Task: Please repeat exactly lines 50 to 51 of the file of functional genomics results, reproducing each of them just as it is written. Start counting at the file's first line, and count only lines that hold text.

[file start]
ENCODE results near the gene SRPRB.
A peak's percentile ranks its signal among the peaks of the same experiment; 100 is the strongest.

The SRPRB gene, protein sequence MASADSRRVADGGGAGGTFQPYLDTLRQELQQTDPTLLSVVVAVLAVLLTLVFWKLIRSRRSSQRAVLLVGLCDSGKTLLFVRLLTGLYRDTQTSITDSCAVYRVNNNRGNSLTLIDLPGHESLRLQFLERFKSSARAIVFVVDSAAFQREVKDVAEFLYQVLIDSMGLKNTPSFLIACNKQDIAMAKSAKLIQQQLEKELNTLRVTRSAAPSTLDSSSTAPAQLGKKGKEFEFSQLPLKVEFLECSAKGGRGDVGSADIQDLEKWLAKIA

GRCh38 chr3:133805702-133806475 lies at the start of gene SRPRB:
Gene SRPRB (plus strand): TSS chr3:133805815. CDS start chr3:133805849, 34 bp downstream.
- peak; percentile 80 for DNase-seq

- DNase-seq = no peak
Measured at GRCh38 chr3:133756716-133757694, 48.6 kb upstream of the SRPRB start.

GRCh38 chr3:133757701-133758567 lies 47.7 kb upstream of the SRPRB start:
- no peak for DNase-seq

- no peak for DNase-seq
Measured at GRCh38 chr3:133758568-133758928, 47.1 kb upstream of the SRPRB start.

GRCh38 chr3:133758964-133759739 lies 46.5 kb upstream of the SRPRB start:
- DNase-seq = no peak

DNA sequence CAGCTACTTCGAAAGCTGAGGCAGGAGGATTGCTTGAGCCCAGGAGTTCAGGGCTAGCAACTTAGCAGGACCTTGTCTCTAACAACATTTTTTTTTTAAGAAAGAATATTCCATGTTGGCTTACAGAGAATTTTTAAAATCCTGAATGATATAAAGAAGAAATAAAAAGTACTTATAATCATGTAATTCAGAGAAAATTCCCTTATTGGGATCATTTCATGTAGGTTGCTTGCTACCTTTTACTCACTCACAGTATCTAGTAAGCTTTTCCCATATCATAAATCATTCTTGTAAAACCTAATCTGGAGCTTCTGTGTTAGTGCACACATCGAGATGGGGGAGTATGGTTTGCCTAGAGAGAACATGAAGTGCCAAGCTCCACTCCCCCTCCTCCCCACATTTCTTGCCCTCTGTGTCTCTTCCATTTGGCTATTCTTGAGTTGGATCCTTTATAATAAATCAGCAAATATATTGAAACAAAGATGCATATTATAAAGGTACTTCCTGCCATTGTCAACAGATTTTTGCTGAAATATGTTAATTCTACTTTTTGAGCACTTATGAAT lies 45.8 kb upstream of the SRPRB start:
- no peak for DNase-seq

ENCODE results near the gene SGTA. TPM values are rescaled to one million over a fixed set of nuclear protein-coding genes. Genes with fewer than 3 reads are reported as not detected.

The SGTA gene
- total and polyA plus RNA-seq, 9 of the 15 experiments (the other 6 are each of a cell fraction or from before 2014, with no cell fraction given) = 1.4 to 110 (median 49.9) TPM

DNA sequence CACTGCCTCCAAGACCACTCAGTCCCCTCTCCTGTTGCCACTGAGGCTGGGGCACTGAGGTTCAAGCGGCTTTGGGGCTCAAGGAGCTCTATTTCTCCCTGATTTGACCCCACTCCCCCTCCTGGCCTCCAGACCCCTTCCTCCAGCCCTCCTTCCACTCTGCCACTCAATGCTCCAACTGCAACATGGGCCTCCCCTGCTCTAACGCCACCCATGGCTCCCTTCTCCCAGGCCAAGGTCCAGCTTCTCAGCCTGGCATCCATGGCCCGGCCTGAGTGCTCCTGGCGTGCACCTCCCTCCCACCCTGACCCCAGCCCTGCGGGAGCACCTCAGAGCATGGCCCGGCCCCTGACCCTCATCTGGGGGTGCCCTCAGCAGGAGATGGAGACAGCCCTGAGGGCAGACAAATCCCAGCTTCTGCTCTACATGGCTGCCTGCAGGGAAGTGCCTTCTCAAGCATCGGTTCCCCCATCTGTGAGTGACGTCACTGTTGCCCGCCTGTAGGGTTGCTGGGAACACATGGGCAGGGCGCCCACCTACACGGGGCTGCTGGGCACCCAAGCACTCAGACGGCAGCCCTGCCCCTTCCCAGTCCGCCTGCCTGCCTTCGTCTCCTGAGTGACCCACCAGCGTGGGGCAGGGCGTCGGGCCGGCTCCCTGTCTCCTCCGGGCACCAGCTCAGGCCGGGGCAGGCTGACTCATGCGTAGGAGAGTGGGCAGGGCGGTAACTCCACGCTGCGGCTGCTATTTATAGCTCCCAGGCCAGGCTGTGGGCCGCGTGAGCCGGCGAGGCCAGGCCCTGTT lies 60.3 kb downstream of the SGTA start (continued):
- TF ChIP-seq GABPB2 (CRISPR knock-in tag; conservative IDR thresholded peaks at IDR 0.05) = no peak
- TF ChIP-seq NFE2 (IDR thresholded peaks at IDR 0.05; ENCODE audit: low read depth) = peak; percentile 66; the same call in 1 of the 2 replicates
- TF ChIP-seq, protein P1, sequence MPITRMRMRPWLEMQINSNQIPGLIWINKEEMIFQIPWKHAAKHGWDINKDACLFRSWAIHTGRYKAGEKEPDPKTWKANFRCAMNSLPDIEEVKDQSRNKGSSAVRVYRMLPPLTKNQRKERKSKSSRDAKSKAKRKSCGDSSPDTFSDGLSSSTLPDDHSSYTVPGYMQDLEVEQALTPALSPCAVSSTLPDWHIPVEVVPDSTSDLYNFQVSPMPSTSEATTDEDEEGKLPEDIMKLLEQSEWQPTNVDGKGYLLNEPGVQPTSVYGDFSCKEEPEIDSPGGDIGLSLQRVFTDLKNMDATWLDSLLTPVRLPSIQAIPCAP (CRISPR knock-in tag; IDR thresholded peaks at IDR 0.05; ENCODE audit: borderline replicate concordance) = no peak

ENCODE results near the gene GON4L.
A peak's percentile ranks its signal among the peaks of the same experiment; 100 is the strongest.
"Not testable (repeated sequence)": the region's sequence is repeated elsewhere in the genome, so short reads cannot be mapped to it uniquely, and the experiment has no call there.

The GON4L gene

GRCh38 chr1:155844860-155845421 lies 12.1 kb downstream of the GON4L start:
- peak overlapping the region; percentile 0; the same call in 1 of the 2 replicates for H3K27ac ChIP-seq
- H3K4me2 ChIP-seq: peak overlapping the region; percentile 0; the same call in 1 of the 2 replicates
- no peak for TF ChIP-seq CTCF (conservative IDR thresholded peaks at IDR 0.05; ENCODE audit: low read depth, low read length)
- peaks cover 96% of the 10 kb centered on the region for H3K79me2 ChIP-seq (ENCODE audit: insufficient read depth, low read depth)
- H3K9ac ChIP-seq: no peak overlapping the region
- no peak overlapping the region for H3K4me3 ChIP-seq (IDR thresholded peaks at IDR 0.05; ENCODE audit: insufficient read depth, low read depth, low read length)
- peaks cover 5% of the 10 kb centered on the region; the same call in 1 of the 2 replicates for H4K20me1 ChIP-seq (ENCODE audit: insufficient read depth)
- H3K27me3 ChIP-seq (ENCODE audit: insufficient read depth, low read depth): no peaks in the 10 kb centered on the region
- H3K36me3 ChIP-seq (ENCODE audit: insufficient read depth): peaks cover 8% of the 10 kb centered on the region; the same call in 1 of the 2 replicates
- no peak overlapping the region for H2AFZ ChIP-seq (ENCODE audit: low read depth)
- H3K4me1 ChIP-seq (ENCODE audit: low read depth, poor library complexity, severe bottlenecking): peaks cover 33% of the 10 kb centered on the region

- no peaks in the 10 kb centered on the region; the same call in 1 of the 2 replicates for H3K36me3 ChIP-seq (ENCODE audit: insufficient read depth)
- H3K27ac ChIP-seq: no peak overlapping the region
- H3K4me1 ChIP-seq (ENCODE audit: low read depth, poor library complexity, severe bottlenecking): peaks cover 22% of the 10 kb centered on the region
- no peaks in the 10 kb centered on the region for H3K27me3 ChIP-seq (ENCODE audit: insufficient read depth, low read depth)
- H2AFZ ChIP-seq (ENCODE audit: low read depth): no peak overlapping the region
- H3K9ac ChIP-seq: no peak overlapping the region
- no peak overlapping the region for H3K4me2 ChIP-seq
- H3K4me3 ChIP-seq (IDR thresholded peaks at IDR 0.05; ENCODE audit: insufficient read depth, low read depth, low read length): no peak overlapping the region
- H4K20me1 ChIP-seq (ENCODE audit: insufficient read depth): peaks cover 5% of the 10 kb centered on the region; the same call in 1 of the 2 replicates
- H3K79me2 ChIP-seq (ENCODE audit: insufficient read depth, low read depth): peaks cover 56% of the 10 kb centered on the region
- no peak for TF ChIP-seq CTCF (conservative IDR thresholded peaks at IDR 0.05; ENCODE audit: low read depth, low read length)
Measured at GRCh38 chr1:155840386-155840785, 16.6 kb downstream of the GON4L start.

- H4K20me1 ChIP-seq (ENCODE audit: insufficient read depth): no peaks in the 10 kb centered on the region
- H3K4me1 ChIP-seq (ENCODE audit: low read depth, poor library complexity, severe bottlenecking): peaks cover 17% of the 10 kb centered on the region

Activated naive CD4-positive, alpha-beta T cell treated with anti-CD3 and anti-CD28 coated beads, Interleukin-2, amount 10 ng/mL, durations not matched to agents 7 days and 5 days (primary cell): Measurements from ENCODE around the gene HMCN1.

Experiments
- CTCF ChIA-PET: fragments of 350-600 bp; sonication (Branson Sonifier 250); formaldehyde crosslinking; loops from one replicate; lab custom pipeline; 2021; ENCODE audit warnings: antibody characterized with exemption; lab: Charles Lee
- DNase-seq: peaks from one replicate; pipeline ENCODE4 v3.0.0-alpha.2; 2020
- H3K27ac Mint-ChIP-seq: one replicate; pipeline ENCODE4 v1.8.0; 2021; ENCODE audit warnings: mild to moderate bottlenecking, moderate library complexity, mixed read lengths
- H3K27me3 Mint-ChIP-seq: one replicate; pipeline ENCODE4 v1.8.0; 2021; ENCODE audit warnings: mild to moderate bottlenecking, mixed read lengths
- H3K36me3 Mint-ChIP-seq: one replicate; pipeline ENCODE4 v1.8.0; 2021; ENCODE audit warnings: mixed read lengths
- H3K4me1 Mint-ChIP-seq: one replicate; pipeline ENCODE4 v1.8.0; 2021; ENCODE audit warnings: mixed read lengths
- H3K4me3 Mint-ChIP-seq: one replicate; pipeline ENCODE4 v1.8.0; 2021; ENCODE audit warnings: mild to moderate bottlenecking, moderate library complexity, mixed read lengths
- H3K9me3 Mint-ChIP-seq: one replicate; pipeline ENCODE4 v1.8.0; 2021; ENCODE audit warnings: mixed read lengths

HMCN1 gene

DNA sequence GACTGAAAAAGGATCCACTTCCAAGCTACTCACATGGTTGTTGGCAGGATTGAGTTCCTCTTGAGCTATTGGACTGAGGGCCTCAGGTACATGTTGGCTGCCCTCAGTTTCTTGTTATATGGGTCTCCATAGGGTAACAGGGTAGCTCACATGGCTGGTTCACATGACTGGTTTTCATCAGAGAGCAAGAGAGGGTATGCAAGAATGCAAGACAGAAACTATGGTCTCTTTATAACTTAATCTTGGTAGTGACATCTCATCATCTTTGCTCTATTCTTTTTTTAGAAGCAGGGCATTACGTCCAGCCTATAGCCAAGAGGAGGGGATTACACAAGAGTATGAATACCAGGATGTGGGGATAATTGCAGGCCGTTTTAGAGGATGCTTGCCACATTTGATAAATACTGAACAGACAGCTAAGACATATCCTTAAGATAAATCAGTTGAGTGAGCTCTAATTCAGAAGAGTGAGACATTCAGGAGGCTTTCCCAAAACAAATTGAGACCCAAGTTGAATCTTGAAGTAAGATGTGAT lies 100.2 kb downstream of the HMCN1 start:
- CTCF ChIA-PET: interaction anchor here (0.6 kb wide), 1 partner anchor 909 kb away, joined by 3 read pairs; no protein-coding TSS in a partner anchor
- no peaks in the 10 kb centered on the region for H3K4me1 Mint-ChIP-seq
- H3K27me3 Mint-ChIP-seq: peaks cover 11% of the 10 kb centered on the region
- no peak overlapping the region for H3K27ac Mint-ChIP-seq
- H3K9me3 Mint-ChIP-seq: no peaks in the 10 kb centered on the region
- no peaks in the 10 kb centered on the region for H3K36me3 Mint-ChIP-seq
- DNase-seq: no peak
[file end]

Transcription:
- no peak for TF ChIP-seq CTCF (conservative IDR thresholded peaks at IDR 0.05; ENCODE audit: low read depth, low read length)
Measured at GRCh38 chr1:155840386-155840785, 16.6 kb downstream of the GON4L start.